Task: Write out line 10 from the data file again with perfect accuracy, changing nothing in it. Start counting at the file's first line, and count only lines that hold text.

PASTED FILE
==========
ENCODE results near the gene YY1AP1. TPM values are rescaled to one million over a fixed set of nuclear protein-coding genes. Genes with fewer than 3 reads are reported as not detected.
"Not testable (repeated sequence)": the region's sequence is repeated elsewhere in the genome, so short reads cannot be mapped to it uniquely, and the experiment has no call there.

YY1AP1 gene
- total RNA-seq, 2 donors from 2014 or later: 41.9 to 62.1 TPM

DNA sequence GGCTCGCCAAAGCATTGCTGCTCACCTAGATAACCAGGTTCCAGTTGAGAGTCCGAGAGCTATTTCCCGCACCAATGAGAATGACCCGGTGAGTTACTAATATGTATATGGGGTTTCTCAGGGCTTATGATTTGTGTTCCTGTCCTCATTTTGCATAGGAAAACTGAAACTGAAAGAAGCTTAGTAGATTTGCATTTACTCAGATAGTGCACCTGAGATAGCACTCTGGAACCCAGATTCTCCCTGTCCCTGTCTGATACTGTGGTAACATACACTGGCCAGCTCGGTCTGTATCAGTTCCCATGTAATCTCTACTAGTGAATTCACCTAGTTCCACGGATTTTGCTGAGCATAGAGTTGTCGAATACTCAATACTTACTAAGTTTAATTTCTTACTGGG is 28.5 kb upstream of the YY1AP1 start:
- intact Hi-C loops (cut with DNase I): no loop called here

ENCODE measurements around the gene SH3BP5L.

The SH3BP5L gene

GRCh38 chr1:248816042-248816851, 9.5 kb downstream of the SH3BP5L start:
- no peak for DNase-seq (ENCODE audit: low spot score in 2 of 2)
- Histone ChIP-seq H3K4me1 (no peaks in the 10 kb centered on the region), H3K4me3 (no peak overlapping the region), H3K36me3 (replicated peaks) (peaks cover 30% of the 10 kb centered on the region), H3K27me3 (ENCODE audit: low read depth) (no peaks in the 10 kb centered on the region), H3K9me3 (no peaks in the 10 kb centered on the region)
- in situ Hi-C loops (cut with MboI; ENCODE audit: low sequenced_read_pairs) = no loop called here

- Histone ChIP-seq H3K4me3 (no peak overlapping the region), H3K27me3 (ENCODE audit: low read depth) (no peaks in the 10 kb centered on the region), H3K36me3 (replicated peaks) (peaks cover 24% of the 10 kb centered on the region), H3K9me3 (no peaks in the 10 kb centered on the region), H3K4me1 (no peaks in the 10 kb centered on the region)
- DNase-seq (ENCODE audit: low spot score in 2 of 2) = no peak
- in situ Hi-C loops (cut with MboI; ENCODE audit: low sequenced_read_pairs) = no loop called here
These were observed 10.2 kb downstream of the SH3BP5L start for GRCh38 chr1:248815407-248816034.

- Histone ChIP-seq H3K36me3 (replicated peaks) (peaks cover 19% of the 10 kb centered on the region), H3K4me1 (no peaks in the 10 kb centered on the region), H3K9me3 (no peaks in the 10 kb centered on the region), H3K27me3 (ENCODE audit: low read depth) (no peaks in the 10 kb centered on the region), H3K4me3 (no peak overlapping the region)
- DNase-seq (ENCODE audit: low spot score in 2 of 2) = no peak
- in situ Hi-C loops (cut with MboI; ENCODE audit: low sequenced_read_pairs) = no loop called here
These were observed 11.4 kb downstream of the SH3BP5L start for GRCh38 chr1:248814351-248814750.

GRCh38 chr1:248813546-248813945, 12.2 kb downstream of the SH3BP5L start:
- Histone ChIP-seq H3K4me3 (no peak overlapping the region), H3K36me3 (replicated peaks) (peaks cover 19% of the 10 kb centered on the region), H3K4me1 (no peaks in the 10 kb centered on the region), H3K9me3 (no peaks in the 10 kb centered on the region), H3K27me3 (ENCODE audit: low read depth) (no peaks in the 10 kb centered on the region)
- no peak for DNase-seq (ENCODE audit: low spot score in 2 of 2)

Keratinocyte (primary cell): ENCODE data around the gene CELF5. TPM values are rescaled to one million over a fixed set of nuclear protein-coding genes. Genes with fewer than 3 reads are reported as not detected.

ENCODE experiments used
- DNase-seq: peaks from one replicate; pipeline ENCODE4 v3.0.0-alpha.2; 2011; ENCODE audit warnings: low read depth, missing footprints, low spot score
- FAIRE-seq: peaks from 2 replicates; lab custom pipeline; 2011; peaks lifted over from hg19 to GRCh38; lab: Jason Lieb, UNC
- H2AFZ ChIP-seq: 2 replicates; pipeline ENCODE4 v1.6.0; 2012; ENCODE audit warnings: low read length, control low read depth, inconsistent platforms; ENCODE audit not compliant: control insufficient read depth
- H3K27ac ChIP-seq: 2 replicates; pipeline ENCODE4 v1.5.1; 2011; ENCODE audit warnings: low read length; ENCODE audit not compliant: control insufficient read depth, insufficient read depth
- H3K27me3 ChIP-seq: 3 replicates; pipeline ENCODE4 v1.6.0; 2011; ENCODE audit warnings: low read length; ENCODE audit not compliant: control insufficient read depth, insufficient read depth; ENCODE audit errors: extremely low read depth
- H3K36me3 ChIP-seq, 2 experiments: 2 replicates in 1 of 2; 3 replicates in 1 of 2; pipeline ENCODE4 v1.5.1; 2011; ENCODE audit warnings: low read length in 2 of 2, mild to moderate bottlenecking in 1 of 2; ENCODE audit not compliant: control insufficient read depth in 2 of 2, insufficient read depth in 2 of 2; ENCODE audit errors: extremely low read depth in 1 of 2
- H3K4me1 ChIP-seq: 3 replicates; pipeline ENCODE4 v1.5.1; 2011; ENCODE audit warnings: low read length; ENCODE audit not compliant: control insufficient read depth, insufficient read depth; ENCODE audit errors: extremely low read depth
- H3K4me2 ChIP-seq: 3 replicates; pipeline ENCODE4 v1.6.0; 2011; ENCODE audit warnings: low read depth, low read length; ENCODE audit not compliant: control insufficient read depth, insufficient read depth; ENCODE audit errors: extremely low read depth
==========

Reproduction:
- no peak for DNase-seq (ENCODE audit: low spot score in 2 of 2)